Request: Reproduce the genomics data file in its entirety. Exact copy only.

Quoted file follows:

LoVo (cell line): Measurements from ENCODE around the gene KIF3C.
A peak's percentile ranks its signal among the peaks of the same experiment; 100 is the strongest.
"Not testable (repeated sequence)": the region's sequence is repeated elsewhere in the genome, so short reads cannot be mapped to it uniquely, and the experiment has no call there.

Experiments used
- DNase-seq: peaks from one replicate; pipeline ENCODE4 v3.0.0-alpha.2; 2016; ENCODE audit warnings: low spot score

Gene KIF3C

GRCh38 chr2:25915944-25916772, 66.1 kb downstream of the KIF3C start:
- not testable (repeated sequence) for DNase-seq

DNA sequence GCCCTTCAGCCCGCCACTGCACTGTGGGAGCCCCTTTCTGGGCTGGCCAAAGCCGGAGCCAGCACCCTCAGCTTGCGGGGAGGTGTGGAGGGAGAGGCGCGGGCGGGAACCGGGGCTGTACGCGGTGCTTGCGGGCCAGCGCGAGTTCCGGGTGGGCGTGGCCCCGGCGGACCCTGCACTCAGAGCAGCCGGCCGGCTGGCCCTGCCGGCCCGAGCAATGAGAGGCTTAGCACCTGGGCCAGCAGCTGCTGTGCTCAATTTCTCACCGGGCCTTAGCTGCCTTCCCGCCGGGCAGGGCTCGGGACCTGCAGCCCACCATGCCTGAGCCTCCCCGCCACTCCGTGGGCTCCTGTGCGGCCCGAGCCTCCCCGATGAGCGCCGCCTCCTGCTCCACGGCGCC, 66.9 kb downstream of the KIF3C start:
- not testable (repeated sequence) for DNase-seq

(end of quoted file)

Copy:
LoVo (cell line): Measurements from ENCODE around the gene KIF3C.
A peak's percentile ranks its signal among the peaks of the same experiment; 100 is the strongest.
"Not testable (repeated sequence)": the region's sequence is repeated elsewhere in the genome, so short reads cannot be mapped to it uniquely, and the experiment has no call there.

Experiments used
- DNase-seq: peaks from one replicate; pipeline ENCODE4 v3.0.0-alpha.2; 2016; ENCODE audit warnings: low spot score

Gene KIF3C

GRCh38 chr2:25915944-25916772, 66.1 kb downstream of the KIF3C start:
- not testable (repeated sequence) for DNase-seq

DNA sequence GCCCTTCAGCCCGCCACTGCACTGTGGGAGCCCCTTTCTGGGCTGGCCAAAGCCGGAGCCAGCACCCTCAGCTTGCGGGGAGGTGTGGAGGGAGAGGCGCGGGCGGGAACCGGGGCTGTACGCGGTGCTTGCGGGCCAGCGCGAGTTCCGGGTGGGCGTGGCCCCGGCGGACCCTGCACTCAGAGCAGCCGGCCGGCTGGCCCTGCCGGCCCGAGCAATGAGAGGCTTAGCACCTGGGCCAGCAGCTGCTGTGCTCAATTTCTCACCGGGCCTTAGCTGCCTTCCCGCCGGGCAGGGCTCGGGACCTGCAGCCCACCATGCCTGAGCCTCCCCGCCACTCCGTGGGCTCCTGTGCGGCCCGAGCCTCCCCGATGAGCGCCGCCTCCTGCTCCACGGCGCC, 66.9 kb downstream of the KIF3C start:
- not testable (repeated sequence) for DNase-seq